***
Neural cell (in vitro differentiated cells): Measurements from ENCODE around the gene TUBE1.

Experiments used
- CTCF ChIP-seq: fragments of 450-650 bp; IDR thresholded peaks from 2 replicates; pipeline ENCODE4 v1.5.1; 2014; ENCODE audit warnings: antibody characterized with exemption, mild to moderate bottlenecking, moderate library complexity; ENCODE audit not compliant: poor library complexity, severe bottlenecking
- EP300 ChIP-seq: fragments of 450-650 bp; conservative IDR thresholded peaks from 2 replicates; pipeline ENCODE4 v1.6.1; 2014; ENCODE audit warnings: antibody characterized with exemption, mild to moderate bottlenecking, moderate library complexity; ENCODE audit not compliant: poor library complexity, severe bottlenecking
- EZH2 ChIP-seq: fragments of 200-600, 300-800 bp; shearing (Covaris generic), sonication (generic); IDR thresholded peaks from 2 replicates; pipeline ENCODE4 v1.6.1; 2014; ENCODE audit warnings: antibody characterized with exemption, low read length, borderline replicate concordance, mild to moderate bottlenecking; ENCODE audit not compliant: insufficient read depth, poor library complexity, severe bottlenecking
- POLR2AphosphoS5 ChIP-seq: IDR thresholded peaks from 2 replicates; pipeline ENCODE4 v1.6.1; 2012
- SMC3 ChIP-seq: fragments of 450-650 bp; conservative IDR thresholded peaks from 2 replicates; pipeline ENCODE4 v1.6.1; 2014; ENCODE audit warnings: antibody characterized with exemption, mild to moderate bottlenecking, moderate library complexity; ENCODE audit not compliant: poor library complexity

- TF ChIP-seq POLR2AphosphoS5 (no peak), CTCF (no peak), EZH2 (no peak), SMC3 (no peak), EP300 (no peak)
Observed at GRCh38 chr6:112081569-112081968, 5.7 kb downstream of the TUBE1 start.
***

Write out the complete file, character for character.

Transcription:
Neural cell (in vitro differentiated cells): Measurements from ENCODE around the gene TUBE1.

Experiments used
- CTCF ChIP-seq: fragments of 450-650 bp; IDR thresholded peaks from 2 replicates; pipeline ENCODE4 v1.5.1; 2014; ENCODE audit warnings: antibody characterized with exemption, mild to moderate bottlenecking, moderate library complexity; ENCODE audit not compliant: poor library complexity, severe bottlenecking
- EP300 ChIP-seq: fragments of 450-650 bp; conservative IDR thresholded peaks from 2 replicates; pipeline ENCODE4 v1.6.1; 2014; ENCODE audit warnings: antibody characterized with exemption, mild to moderate bottlenecking, moderate library complexity; ENCODE audit not compliant: poor library complexity, severe bottlenecking
- EZH2 ChIP-seq: fragments of 200-600, 300-800 bp; shearing (Covaris generic), sonication (generic); IDR thresholded peaks from 2 replicates; pipeline ENCODE4 v1.6.1; 2014; ENCODE audit warnings: antibody characterized with exemption, low read length, borderline replicate concordance, mild to moderate bottlenecking; ENCODE audit not compliant: insufficient read depth, poor library complexity, severe bottlenecking
- POLR2AphosphoS5 ChIP-seq: IDR thresholded peaks from 2 replicates; pipeline ENCODE4 v1.6.1; 2012
- SMC3 ChIP-seq: fragments of 450-650 bp; conservative IDR thresholded peaks from 2 replicates; pipeline ENCODE4 v1.6.1; 2014; ENCODE audit warnings: antibody characterized with exemption, mild to moderate bottlenecking, moderate library complexity; ENCODE audit not compliant: poor library complexity

- TF ChIP-seq POLR2AphosphoS5 (no peak), CTCF (no peak), EZH2 (no peak), SMC3 (no peak), EP300 (no peak)
Observed at GRCh38 chr6:112081569-112081968, 5.7 kb downstream of the TUBE1 start.